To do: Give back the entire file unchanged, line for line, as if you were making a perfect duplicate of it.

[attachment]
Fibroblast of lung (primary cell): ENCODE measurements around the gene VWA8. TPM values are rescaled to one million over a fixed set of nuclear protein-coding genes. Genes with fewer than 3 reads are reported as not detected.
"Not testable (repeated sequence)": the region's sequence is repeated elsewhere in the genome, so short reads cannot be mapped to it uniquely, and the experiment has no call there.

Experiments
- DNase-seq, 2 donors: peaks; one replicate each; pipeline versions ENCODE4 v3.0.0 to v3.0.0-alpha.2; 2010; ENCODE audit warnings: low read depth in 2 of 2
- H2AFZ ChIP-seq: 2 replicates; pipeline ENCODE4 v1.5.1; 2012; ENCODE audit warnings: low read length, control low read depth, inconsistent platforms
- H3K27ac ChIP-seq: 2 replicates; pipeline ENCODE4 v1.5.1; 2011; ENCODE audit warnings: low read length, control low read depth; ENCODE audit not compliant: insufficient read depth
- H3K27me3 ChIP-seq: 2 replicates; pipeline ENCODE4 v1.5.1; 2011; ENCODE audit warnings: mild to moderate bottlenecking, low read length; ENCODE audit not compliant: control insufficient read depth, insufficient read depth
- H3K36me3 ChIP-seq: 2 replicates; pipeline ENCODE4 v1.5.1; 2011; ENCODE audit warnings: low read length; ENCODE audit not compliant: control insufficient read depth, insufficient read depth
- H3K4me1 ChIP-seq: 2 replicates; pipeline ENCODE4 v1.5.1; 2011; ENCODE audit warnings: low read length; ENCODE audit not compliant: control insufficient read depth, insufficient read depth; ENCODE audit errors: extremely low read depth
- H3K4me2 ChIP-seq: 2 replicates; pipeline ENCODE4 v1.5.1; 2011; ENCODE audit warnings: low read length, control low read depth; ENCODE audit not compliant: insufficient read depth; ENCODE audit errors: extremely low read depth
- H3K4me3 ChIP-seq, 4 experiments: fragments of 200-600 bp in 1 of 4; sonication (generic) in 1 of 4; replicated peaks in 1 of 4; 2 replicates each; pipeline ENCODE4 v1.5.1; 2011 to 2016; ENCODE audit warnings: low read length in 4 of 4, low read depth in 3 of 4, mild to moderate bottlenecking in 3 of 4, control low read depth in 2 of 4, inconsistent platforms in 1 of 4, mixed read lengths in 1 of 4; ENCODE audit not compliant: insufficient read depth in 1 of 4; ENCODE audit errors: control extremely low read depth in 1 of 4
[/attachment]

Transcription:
Fibroblast of lung (primary cell): ENCODE measurements around the gene VWA8. TPM values are rescaled to one million over a fixed set of nuclear protein-coding genes. Genes with fewer than 3 reads are reported as not detected.
"Not testable (repeated sequence)": the region's sequence is repeated elsewhere in the genome, so short reads cannot be mapped to it uniquely, and the experiment has no call there.

Experiments
- DNase-seq, 2 donors: peaks; one replicate each; pipeline versions ENCODE4 v3.0.0 to v3.0.0-alpha.2; 2010; ENCODE audit warnings: low read depth in 2 of 2
- H2AFZ ChIP-seq: 2 replicates; pipeline ENCODE4 v1.5.1; 2012; ENCODE audit warnings: low read length, control low read depth, inconsistent platforms
- H3K27ac ChIP-seq: 2 replicates; pipeline ENCODE4 v1.5.1; 2011; ENCODE audit warnings: low read length, control low read depth; ENCODE audit not compliant: insufficient read depth
- H3K27me3 ChIP-seq: 2 replicates; pipeline ENCODE4 v1.5.1; 2011; ENCODE audit warnings: mild to moderate bottlenecking, low read length; ENCODE audit not compliant: control insufficient read depth, insufficient read depth
- H3K36me3 ChIP-seq: 2 replicates; pipeline ENCODE4 v1.5.1; 2011; ENCODE audit warnings: low read length; ENCODE audit not compliant: control insufficient read depth, insufficient read depth
- H3K4me1 ChIP-seq: 2 replicates; pipeline ENCODE4 v1.5.1; 2011; ENCODE audit warnings: low read length; ENCODE audit not compliant: control insufficient read depth, insufficient read depth; ENCODE audit errors: extremely low read depth
- H3K4me2 ChIP-seq: 2 replicates; pipeline ENCODE4 v1.5.1; 2011; ENCODE audit warnings: low read length, control low read depth; ENCODE audit not compliant: insufficient read depth; ENCODE audit errors: extremely low read depth
- H3K4me3 ChIP-seq, 4 experiments: fragments of 200-600 bp in 1 of 4; sonication (generic) in 1 of 4; replicated peaks in 1 of 4; 2 replicates each; pipeline ENCODE4 v1.5.1; 2011 to 2016; ENCODE audit warnings: low read length in 4 of 4, low read depth in 3 of 4, mild to moderate bottlenecking in 3 of 4, control low read depth in 2 of 4, inconsistent platforms in 1 of 4, mixed read lengths in 1 of 4; ENCODE audit not compliant: insufficient read depth in 1 of 4; ENCODE audit errors: control extremely low read depth in 1 of 4